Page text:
Don’t think of this as “teaching” your baby a language. Think of this as an opportunity to strengthen and nurture that precious and natural bond between parent and child, with language benefits as a bonus!


Tip 4: Don’t Worry About the Majority Language


In multilingual households, there is often a predominant or majority language spoken in the community.


For example, my husband and I are raising our children to speak Mandarin and Russian while living in the UK, an English-speaking country. In our case, English is the “majority language”, or “community language”.


Many parents are understandably concerned that speaking to their child exclusively in the minority language will hinder the child’s ability to function in wider society, for example, to communicate with their peers and teachers at daycare.


However, based on my own experience and observation, these worries are mostly unwarranted. Almost without exception, children will always learn to speak the majority language spoken by their peers at school.


Children will always learn the majority language of the wider community effortlessly. Focus on the minority language!
Children will almost always learn the majority language of the wider community effortlessly. Focus on the minority language!


Take my daughter as an example. When she started going to nursery/ daycare part-time, aged 20 months, I was slightly concerned that she might struggle to communicate with her friends and the staff at her nursery. At this point in time, she interacted with me only in Mandarin, and I don’t remember hearing her speak English often, if at all.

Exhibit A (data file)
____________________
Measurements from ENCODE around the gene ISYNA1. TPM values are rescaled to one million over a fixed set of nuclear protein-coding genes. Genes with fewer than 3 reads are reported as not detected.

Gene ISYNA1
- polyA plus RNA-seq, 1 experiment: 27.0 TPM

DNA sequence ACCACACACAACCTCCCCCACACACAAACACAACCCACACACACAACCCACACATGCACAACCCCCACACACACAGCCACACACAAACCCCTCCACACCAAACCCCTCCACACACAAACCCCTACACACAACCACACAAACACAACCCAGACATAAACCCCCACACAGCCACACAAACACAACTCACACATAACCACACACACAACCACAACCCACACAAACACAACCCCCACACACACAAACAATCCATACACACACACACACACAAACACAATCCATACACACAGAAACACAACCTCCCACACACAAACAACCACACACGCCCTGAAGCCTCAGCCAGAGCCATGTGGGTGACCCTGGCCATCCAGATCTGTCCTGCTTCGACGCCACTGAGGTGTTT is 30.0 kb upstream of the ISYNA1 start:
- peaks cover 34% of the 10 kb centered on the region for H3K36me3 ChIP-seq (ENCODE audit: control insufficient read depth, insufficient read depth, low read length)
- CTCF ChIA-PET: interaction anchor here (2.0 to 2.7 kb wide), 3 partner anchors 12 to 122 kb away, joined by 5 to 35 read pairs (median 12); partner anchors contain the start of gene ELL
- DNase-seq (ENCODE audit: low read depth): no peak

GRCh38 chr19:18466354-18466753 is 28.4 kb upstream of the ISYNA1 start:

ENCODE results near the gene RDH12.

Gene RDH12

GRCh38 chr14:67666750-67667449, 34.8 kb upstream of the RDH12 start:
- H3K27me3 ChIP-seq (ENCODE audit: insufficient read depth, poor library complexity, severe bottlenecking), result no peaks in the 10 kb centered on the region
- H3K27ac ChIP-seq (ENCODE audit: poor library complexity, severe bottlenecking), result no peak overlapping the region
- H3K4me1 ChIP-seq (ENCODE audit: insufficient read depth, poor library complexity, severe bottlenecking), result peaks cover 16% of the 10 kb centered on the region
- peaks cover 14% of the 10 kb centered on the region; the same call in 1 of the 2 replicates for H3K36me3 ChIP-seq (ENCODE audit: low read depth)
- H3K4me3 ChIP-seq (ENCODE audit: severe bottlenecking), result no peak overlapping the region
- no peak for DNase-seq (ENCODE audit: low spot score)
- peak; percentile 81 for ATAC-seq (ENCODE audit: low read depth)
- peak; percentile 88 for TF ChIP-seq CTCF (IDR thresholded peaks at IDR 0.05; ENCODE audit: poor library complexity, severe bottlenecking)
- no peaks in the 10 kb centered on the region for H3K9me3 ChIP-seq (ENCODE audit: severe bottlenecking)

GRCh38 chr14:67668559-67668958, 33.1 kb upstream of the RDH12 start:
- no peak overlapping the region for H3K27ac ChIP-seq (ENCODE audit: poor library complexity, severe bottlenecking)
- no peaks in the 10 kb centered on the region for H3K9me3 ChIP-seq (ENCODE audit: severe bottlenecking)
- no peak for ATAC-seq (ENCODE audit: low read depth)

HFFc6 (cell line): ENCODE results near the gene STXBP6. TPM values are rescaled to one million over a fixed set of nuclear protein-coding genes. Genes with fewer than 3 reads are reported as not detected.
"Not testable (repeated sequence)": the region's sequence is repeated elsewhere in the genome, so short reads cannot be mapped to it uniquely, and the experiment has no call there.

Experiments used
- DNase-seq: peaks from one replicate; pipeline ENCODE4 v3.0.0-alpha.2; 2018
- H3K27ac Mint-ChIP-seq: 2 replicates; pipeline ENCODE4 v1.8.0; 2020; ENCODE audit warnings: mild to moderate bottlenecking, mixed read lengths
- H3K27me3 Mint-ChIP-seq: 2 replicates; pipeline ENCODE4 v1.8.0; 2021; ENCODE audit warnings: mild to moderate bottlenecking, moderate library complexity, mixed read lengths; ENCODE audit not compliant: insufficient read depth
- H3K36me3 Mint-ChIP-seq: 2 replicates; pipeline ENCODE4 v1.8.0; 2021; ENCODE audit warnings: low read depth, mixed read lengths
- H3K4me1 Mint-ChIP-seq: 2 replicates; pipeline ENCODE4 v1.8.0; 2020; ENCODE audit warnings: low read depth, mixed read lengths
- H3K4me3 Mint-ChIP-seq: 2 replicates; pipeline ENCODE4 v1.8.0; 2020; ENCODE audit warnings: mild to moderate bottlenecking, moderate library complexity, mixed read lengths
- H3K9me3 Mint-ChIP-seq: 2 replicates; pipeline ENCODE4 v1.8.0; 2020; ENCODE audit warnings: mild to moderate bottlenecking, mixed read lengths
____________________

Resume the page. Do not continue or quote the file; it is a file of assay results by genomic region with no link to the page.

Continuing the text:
However, my concerns quickly dissipated as she seamlessly adjusted to daycare, effortlessly picking up English within a few months.


This is the pattern I see repeatedly with many other multilingual families – despite the parents’ worries and the difficulty a child might initially face when trying to learn the majority language, the child will inevitably acquire the majority language with little effort.


Don’t take my word for it—anecdotal evidence isn’t science, after all! Several studies have demonstrated that children raised bilingually are able to successfully learn the majority language of their community.



Another study conducted by Sharon Unsworth on the other side of the Atlantic in 2016 looked at English-speaking children in Wales who were learning Welsh as a second language. It found that these children were able to achieve high levels of proficiency in both languages, demonstrating that exposure to a minority language did not hinder their acquisition of the majority language.


These studies suggest that children raised in bilingual environments are not only capable of learning the majority language of their community but can often reach similar levels of proficiency as monolingual children.


In short, in most cases, it is the minority language that requires support and reinforcement at home. In fact, children often lose their home language a year or so after starting school.


So, my advice to expectant parents is to focus on the home language/ minority language, safe in the confidence that the majority language will come effortlessly from the community.


Tip 5: Embrace Play-Based Learning


Have you noticed that kittens and puppies love playing just as much as human children do? Play is a crucial part of the learning process for all juvenile mammals, and this phenomenon is particularly pronounced in humans, who, as a species, are characterised by an exceptionally long childhood.